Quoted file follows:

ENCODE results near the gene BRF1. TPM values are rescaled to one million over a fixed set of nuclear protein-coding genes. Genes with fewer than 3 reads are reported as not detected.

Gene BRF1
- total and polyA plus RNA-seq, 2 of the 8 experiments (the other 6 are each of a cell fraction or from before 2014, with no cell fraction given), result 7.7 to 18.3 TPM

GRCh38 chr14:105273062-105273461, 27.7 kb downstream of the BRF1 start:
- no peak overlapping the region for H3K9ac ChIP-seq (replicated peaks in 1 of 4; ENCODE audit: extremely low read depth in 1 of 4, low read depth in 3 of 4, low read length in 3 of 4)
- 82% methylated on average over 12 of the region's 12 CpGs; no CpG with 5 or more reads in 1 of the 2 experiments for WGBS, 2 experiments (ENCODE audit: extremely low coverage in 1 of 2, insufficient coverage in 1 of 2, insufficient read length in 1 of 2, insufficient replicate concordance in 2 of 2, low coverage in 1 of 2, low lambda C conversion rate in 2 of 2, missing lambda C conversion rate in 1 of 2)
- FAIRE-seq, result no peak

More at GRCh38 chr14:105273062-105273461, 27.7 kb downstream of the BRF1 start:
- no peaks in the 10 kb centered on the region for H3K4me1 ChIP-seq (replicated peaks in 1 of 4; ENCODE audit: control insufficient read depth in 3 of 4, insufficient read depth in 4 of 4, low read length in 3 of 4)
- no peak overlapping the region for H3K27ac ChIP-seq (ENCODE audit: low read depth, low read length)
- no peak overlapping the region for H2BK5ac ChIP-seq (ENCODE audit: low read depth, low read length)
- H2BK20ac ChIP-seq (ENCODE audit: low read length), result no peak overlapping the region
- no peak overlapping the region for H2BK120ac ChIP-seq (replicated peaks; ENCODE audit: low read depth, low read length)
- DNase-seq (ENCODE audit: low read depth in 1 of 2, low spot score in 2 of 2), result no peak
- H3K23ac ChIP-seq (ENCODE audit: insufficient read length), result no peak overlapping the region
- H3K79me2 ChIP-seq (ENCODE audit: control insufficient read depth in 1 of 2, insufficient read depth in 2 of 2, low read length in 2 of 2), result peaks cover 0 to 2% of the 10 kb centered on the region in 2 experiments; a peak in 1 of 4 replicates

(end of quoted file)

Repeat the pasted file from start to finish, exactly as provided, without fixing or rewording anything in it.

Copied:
ENCODE results near the gene BRF1. TPM values are rescaled to one million over a fixed set of nuclear protein-coding genes. Genes with fewer than 3 reads are reported as not detected.

Gene BRF1
- total and polyA plus RNA-seq, 2 of the 8 experiments (the other 6 are each of a cell fraction or from before 2014, with no cell fraction given), result 7.7 to 18.3 TPM

GRCh38 chr14:105273062-105273461, 27.7 kb downstream of the BRF1 start:
- no peak overlapping the region for H3K9ac ChIP-seq (replicated peaks in 1 of 4; ENCODE audit: extremely low read depth in 1 of 4, low read depth in 3 of 4, low read length in 3 of 4)
- 82% methylated on average over 12 of the region's 12 CpGs; no CpG with 5 or more reads in 1 of the 2 experiments for WGBS, 2 experiments (ENCODE audit: extremely low coverage in 1 of 2, insufficient coverage in 1 of 2, insufficient read length in 1 of 2, insufficient replicate concordance in 2 of 2, low coverage in 1 of 2, low lambda C conversion rate in 2 of 2, missing lambda C conversion rate in 1 of 2)
- FAIRE-seq, result no peak

More at GRCh38 chr14:105273062-105273461, 27.7 kb downstream of the BRF1 start:
- no peaks in the 10 kb centered on the region for H3K4me1 ChIP-seq (replicated peaks in 1 of 4; ENCODE audit: control insufficient read depth in 3 of 4, insufficient read depth in 4 of 4, low read length in 3 of 4)
- no peak overlapping the region for H3K27ac ChIP-seq (ENCODE audit: low read depth, low read length)
- no peak overlapping the region for H2BK5ac ChIP-seq (ENCODE audit: low read depth, low read length)
- H2BK20ac ChIP-seq (ENCODE audit: low read length), result no peak overlapping the region
- no peak overlapping the region for H2BK120ac ChIP-seq (replicated peaks; ENCODE audit: low read depth, low read length)
- DNase-seq (ENCODE audit: low read depth in 1 of 2, low spot score in 2 of 2), result no peak
- H3K23ac ChIP-seq (ENCODE audit: insufficient read length), result no peak overlapping the region
- H3K79me2 ChIP-seq (ENCODE audit: control insufficient read depth in 1 of 2, insufficient read depth in 2 of 2, low read length in 2 of 2), result peaks cover 0 to 2% of the 10 kb centered on the region in 2 experiments; a peak in 1 of 4 replicates